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Mount Emei and the Leshan Giant Buddha

Mount Emei and the Leshan Giant Buddha


1Mount Emei rises in the southwestern part of the Chengdu Plain in Emeishan City, with its highest peak being 3,099 meters above sea level. The craggy southern part of the mountain is crisscrossed by ravines and covered with a dense growth of plants, while the northern part features sheer precipices, and waterfalls cascading down the slope. 

Mount Emei is called the “mountain of brightness” in Buddhism. The legend goes that the Guangxiang Temple on the mountain top was where the goddess of benevolence performed Buddhist rituals, thus making it one of the four famous sacred mountains of Buddhism in China. There used to be over 100 temples and halls on the mountain, but only some 20 still stand. The Baoguo Temple situated at the foot of the mountain is the largest temple on Mount Emei, built during the Ming Dynasty (1368-1644). The red copper Huayan Pagoda inside the temple is an important relic for studying Chinese Buddhism. The 14-storyed pagoda is seven meters high and its walls are engraved with more than 4,700 images of Buddha and the full text of the Buddhist Sutra of the Huayan Sect.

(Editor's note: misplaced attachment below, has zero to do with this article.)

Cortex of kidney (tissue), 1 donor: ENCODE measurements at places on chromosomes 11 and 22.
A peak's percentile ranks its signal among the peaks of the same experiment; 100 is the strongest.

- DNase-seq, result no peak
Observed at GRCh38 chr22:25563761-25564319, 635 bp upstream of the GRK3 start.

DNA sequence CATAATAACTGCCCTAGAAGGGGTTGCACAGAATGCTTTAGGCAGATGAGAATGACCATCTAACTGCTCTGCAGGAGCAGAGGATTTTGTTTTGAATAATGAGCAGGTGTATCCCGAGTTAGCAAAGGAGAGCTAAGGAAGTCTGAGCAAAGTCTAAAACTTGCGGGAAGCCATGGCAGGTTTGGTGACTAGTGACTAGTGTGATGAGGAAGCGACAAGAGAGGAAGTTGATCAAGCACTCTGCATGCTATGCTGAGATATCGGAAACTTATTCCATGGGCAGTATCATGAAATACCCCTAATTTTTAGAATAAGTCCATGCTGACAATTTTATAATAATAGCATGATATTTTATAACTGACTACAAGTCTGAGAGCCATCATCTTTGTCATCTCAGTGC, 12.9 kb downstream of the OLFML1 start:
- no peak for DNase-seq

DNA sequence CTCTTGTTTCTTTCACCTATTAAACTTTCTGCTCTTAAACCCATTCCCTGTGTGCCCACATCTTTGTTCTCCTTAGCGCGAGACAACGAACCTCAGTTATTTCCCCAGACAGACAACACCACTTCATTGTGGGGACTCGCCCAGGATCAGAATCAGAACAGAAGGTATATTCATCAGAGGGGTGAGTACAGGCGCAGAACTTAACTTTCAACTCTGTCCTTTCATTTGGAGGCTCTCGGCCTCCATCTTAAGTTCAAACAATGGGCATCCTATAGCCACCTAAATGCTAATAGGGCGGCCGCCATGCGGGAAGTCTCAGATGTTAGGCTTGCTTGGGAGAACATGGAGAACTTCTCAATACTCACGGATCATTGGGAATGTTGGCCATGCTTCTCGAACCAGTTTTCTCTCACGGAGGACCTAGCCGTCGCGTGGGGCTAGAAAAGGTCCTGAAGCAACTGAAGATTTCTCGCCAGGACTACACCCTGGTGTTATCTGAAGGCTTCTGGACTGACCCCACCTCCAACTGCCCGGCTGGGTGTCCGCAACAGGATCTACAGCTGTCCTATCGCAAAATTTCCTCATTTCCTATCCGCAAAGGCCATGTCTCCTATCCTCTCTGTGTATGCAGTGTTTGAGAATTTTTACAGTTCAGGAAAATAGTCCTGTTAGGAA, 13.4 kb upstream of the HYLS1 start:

The Giant Buddha of Leshan is carved on Lingyun Hill, east of Leshan City, which is not far away from Mount Emei. The solemn Buddha is 71 meters high and its head itself is 14.7 meters high. Its ear is 6.2 meters long, eye 3.3 meters wide, and shoulder 34 meters wide. Its head is covered with 1,021 chignons. Its middle finger is 8.3 meters long, and each of the feet are 11 meters long and 8.5 meters wide, large enough to accommodate more than 100 people sitting on it. The huge figure sits with his hands resting on his knees, his head reaching the hilltop and his feet the river, occupying the entire hillside. 

Mount Emei and the Leshan Giant Buddha have now been unified into one scenic area and were put on the world cultural and natural heritage lists in 1996.

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